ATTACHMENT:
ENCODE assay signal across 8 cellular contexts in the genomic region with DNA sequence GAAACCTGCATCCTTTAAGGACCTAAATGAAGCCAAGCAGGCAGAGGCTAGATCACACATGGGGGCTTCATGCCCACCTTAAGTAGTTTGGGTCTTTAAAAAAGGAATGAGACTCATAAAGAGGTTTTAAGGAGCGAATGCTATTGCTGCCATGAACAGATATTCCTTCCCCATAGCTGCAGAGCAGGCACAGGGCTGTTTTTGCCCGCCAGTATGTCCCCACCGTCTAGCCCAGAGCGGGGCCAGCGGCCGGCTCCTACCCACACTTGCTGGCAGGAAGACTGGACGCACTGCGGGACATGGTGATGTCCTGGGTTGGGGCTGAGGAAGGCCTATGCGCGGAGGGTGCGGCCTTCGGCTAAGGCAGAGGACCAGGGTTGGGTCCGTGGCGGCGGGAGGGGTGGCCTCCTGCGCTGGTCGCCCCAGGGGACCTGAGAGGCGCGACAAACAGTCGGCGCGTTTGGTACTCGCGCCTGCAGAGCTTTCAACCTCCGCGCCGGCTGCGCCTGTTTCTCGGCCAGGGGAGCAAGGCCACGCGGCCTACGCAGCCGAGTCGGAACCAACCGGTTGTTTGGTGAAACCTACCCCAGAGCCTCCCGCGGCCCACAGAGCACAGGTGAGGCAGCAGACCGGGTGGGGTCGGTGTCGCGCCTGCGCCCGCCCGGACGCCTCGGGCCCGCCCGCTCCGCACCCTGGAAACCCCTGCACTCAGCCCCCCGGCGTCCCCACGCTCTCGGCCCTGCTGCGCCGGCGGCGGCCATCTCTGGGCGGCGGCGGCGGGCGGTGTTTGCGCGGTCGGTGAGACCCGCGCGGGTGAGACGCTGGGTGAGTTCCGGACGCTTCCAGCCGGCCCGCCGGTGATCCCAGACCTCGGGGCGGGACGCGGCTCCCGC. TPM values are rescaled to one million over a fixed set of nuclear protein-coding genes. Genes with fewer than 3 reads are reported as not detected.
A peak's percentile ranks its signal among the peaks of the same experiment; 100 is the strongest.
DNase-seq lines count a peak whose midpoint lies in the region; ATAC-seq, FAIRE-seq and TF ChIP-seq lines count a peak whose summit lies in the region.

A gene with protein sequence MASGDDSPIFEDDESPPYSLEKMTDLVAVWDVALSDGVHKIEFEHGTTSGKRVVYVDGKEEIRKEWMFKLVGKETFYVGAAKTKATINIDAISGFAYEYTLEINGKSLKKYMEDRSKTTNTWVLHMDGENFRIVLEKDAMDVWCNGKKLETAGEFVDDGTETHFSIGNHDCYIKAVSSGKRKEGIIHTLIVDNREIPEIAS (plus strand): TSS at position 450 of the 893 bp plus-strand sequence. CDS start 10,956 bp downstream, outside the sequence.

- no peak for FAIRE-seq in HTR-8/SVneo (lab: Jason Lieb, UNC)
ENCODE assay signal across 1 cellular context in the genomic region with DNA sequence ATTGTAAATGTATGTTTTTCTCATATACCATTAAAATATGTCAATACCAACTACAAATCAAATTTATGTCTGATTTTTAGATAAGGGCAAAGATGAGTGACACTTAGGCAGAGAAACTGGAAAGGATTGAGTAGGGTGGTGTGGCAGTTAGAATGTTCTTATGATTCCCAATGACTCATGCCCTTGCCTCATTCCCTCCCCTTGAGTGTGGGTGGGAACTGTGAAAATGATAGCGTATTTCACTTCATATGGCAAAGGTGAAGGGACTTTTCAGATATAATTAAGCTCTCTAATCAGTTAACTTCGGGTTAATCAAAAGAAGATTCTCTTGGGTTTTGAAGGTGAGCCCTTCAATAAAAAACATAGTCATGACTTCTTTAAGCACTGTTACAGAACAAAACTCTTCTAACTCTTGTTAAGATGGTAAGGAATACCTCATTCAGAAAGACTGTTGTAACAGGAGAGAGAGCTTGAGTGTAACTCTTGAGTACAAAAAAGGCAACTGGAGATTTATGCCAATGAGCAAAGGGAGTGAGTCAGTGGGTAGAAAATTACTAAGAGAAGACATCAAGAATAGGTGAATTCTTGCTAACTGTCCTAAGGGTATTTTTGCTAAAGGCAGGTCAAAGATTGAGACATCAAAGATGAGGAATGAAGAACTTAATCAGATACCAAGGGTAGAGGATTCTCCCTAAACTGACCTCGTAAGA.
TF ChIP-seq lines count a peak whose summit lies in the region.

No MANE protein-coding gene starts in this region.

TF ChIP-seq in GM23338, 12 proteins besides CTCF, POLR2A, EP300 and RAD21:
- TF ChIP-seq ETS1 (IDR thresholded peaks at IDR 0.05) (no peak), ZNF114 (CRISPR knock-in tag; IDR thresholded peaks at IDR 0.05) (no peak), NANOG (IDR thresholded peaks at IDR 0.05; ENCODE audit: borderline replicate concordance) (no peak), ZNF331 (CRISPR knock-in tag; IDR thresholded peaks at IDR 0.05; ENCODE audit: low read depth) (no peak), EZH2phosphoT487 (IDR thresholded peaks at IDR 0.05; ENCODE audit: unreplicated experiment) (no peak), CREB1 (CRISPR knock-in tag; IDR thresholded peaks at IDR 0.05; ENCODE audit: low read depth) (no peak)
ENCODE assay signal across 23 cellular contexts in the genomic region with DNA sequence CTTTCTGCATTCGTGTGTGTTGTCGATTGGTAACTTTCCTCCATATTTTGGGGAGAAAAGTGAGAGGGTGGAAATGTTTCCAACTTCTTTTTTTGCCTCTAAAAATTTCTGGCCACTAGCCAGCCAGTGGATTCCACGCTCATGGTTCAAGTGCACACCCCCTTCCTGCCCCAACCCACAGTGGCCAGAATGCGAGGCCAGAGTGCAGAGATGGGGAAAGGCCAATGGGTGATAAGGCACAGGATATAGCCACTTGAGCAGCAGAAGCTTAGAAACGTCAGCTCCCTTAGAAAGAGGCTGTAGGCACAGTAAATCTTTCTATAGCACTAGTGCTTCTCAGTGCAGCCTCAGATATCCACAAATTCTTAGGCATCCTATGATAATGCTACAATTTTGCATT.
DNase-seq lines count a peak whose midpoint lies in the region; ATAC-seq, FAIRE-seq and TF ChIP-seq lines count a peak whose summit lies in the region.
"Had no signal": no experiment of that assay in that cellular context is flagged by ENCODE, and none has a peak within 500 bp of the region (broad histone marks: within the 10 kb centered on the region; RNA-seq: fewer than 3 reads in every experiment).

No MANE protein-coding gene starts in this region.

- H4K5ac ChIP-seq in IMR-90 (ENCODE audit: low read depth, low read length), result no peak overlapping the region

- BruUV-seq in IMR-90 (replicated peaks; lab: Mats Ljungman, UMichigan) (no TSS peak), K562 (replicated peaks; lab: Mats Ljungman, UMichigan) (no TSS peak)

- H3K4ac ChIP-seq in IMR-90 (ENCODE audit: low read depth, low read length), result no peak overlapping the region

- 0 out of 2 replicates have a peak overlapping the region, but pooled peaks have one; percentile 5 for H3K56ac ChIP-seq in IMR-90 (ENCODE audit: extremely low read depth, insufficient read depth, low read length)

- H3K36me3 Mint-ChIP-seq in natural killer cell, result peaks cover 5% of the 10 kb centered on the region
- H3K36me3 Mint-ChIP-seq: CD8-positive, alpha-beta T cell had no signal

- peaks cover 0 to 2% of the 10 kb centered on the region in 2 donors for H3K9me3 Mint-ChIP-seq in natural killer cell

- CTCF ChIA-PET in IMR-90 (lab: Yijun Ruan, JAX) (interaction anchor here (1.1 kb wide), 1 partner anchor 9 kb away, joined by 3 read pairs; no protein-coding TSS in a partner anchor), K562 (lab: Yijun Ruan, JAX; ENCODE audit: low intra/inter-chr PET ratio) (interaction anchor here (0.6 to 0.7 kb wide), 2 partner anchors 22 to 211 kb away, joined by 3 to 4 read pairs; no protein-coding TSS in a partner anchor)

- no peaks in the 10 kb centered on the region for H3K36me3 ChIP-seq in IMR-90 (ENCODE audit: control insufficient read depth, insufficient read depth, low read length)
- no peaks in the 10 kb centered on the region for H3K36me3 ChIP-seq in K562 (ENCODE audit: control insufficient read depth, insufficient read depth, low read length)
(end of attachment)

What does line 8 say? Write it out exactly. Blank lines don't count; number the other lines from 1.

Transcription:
No MANE protein-coding gene starts in this region.